Payroll tips for year end
Image source: Flickr user 401(K) 2012
Today is the first of October which is day one of the fourth quarter. It's hard to believe it's 2014, much less that it's the last few months of the year. Now is the time to look closely at your payroll and tax strategies to make sure you are making smart choices. These can save you on taxes, help you have money on hand for the holidays and shore up your finances.
Have you paid in too much in taxes?
While it can feel good to get a nice big tax refund check in Spring, what this means is that you have made the government a tax-free loan of your money for a year. That's money that could help you all year long. Use an estimator like the free one available at TaxBrain.com along with your most recent pay stub and your 2013 tax return (if nothing much has changed).
This will allow you to estimate what your 2014 income taxes will be (roughly) and compare it to your withholdings. If you have over-withheld, you can adjust your witholdings for fourth quarter to withhold far less so you don't keep overpaying. If you have paid in way more than you need, submit a new W4 to your payroll office increasing your dependents which will decrease your withholding.
Tweaking your withholdings (appropriately) can be a great way to beef up your paycheck before the holidays and put money in your pocket instead of loaning it to the government. A word of caution, though, you should never under-withhold. This can get you in trouble. But if you've already paid in more than you'll owe, reducing it to keep from over paying is understandable.
Be sure to adjust your withholdings again in January, but you may want to be more conservative in 2015. For instance, if your income taxes are $8,000 typically, having $160 per biweekly payroll check withheld will cover your obligation without over-withholding and draining your disposable income.You also don't want to end up owing the IRS come tax time in April, so use caution. Also examine your North Carolina state taxes and make sure you're not over-withholding there as well.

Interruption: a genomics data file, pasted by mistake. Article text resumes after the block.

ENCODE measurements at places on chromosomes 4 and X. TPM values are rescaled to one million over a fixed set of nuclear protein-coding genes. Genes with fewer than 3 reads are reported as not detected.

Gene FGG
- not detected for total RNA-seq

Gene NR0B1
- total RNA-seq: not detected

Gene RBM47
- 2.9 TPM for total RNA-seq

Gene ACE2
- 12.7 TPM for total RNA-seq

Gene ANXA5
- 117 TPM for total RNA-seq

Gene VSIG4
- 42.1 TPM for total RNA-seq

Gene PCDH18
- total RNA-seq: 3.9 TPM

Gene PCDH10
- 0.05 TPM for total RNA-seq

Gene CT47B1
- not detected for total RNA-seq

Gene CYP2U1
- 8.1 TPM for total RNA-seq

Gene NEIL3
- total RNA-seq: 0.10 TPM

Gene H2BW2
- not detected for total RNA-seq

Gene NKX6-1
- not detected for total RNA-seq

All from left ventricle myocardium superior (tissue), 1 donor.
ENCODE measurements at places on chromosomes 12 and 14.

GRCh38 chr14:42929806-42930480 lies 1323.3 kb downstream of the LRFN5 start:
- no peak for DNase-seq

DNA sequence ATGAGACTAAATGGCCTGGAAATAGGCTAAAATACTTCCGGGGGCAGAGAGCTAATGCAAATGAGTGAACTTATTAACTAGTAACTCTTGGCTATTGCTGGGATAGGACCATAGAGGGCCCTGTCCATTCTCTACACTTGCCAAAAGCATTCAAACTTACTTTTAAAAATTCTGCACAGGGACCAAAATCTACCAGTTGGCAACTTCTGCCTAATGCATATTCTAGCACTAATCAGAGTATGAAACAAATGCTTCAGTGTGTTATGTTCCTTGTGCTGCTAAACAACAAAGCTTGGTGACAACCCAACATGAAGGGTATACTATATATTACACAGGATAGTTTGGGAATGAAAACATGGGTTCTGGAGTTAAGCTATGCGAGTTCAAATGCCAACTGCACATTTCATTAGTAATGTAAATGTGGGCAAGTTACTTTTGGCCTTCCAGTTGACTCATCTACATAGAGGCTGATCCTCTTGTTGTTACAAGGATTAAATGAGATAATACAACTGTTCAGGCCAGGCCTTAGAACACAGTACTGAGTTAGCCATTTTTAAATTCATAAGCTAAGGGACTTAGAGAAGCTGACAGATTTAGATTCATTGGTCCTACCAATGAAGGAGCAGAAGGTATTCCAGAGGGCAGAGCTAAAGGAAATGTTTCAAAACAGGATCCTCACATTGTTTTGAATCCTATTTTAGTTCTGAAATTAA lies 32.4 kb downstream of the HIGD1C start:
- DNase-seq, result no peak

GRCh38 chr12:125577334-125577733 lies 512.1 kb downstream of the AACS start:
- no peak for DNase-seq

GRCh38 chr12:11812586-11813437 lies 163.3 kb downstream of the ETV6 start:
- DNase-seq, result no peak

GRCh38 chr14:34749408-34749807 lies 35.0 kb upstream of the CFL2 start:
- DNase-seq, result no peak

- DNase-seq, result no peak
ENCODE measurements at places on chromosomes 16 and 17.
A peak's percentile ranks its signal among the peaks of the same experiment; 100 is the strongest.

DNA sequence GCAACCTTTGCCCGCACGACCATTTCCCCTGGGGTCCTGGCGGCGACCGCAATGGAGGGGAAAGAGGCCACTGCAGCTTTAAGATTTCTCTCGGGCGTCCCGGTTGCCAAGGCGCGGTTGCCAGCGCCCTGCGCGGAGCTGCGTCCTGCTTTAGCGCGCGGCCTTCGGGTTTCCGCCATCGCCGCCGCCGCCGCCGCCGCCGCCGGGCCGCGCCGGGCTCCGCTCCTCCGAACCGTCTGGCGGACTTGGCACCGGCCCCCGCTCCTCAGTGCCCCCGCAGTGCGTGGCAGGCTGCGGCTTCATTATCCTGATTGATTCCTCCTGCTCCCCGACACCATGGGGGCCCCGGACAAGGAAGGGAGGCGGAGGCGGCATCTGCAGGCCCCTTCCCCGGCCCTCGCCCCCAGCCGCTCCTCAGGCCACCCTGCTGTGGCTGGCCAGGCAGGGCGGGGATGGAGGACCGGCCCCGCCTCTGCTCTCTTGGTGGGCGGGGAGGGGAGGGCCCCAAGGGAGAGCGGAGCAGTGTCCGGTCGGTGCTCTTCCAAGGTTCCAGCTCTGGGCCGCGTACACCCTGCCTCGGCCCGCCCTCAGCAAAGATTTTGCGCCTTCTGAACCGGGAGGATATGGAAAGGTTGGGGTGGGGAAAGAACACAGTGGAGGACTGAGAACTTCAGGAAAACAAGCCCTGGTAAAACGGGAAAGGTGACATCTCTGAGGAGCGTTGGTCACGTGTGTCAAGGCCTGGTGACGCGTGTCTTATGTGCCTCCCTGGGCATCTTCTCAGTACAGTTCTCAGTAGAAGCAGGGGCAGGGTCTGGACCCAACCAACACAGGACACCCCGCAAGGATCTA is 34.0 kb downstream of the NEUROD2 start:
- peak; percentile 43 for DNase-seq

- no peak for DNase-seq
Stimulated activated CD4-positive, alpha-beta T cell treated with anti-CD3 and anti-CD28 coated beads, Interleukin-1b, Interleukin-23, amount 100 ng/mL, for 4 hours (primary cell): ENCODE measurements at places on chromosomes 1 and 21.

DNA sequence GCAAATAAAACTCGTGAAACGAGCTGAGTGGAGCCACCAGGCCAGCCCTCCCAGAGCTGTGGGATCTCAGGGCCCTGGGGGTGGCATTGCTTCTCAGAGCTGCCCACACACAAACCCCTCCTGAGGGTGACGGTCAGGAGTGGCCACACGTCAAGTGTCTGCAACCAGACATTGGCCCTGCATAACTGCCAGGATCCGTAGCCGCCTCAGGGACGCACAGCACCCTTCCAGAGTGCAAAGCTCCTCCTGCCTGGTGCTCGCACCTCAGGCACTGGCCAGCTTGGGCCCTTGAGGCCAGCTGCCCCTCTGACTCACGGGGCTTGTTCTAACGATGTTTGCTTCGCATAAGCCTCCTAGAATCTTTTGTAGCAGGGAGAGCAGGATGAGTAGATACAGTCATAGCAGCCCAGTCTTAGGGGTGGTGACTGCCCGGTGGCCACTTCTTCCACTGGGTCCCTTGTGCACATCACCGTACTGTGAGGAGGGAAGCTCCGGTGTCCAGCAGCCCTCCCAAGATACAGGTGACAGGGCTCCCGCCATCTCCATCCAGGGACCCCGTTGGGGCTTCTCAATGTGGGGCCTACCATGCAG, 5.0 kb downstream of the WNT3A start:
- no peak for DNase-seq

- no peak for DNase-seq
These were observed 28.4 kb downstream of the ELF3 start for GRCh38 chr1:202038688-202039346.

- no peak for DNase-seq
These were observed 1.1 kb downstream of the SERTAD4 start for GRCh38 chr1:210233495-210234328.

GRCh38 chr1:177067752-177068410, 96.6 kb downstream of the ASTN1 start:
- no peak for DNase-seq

How much have you contributed to your 401(k)?
Do you participate in your company's 401(k) plan? You should anyway, but definitely so if they offer a match since that's free money toward your retirement. For 2014, the maximum contribution is $17,500. Your employer match doesn't count toward this amount. If you have not it this maximum, you can increase your contribution at year end to try and reach it.
Not only does this put more money aside for your retirement, but it also decreases your tax liability. Money put into this account directly reduces your taxable income If you were over-withholding on payroll but don't need the extra cash in your pocket for the holidays, put it toward your 401(k). If you can afford it, maxing out your 401(k) each year is wise. If you haven't simply, submit a change form to your payroll office asking to increase it.
If you have an employer match, it's a better strategy to withhold evenly throughout the year to maximize the match. But in a pinch, maxing it out at year end is better than not maxing it out. As with your payroll tax adjustment, be sure to readjust it at the beginning of the year. If you get a year end bonus, this is a great way to either cover holiday costs or beef up your retirement account.
You should never adjust your payroll to below an amount that will cover your estimated income tax liability. While you don't want to loan the government your money for free, you also don't want to under-withhold and get slapped with a hefty tax bill next year.
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